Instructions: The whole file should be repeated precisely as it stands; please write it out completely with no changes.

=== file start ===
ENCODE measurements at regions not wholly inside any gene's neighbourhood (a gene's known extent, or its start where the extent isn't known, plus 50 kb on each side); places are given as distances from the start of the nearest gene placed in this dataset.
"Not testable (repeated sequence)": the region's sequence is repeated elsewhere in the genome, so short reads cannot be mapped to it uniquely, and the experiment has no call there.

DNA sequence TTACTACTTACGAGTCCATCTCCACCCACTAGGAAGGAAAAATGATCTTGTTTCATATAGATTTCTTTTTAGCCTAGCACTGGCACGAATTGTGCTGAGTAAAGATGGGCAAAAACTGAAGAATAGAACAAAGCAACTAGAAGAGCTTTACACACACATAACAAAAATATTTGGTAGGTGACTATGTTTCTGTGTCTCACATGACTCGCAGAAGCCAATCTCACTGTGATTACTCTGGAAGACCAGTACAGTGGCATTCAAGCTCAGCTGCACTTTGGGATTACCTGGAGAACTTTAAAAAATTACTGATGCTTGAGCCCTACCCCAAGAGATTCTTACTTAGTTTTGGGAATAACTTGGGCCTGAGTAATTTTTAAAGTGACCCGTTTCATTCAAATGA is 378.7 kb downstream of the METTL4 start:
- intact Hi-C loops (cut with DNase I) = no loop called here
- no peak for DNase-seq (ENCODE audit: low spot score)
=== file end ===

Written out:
ENCODE measurements at regions not wholly inside any gene's neighbourhood (a gene's known extent, or its start where the extent isn't known, plus 50 kb on each side); places are given as distances from the start of the nearest gene placed in this dataset.
"Not testable (repeated sequence)": the region's sequence is repeated elsewhere in the genome, so short reads cannot be mapped to it uniquely, and the experiment has no call there.

DNA sequence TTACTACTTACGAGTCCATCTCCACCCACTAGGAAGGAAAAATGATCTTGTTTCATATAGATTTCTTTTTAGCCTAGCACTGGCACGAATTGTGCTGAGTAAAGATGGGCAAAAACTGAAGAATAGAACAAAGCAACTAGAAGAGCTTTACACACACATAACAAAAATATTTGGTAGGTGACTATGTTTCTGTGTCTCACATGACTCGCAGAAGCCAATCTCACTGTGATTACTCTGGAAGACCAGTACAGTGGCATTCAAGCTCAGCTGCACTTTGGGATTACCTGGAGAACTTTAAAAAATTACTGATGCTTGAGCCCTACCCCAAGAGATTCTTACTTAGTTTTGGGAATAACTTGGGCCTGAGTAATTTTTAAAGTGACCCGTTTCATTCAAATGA is 378.7 kb downstream of the METTL4 start:
- intact Hi-C loops (cut with DNase I) = no loop called here
- no peak for DNase-seq (ENCODE audit: low spot score)